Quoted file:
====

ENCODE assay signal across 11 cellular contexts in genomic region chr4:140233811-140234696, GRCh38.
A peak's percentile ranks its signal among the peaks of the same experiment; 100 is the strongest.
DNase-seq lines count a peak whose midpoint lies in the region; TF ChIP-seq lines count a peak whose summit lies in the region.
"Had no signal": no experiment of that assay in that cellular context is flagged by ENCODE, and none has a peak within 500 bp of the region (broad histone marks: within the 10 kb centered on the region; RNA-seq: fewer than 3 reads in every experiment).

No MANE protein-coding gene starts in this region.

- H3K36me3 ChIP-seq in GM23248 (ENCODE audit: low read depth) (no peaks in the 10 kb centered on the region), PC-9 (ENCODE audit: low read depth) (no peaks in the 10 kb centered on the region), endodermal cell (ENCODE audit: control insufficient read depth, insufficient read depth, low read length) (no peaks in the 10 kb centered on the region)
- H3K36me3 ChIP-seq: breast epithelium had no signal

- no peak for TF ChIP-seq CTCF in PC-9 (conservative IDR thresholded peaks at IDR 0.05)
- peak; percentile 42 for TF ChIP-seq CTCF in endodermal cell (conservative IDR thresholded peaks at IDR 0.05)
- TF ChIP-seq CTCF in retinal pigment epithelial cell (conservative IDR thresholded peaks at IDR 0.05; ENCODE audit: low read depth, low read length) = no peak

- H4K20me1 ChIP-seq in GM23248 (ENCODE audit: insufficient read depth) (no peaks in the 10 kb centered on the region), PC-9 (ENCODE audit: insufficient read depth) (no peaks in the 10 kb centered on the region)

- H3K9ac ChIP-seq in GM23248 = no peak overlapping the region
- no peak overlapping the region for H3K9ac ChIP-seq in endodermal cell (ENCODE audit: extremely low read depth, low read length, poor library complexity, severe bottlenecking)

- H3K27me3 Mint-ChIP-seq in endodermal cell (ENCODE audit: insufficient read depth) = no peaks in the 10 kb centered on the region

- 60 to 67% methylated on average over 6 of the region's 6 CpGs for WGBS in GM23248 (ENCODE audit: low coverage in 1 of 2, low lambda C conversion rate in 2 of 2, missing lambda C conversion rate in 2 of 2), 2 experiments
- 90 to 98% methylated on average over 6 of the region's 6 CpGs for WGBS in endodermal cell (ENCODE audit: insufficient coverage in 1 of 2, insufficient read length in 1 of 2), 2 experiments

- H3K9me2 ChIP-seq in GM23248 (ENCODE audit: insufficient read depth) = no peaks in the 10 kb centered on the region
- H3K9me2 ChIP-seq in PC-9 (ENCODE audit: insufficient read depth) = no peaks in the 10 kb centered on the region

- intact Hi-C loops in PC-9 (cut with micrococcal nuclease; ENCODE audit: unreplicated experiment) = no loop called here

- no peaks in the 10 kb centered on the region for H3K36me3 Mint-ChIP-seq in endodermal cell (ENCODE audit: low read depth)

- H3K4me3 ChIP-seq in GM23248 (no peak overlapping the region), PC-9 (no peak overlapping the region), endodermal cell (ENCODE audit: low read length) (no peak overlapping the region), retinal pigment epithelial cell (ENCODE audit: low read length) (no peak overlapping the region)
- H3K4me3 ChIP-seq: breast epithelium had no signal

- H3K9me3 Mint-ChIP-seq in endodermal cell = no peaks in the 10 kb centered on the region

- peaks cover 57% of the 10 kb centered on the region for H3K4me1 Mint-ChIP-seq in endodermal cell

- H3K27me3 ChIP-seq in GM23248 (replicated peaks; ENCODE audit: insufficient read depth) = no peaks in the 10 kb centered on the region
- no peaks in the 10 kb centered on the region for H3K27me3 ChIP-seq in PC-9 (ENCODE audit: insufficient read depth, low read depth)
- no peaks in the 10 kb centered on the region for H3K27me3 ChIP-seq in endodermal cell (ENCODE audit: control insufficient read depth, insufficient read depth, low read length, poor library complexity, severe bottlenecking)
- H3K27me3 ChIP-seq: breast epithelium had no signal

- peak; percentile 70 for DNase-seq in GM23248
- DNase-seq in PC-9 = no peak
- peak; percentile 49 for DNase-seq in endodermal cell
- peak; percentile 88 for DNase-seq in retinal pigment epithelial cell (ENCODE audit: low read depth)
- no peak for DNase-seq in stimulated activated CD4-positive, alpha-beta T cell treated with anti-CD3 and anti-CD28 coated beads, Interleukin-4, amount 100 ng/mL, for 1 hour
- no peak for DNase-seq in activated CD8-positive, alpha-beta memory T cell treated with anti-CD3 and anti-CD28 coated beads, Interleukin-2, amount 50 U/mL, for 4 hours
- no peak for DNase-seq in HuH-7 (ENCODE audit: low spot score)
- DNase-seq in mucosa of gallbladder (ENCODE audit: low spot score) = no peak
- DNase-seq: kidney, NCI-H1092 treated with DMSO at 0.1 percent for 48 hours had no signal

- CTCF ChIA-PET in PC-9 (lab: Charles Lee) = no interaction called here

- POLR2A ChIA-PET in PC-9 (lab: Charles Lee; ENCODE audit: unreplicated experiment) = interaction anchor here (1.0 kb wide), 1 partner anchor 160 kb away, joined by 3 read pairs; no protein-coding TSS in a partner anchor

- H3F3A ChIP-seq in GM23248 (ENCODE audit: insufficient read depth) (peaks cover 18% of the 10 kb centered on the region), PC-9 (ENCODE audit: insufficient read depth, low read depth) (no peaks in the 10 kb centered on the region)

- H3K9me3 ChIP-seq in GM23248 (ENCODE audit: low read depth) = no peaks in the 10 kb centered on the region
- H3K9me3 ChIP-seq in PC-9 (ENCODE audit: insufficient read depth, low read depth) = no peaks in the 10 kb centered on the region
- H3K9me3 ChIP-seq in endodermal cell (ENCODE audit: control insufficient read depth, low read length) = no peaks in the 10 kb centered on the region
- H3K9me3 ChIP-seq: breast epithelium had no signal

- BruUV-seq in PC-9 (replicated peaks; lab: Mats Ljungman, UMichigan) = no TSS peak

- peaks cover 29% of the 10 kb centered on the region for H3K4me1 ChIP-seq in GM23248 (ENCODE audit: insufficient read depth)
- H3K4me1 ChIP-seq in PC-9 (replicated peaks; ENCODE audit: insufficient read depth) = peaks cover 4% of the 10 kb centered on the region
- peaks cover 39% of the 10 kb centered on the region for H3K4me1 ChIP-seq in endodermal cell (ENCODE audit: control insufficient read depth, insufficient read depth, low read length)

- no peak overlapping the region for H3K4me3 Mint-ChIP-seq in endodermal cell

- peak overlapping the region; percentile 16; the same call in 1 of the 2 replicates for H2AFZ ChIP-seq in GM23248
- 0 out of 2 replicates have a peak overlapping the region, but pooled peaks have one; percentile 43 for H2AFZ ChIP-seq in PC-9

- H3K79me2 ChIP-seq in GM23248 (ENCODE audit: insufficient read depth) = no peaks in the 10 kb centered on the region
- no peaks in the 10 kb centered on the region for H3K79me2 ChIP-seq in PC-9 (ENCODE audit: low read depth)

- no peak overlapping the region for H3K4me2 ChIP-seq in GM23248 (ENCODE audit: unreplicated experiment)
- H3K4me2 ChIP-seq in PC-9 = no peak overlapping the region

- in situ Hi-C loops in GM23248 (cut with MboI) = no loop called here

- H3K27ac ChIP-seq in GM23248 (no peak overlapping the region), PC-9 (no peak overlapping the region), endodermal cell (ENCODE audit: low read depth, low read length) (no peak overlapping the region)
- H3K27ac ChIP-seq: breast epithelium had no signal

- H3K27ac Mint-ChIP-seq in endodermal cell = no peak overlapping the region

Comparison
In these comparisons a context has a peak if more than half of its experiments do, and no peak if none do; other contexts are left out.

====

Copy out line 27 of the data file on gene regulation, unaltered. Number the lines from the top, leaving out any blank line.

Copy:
- no peaks in the 10 kb centered on the region for H3K27me3 ChIP-seq in endodermal cell (ENCODE audit: control insufficient read depth, insufficient read depth, low read length, poor library complexity, severe bottlenecking)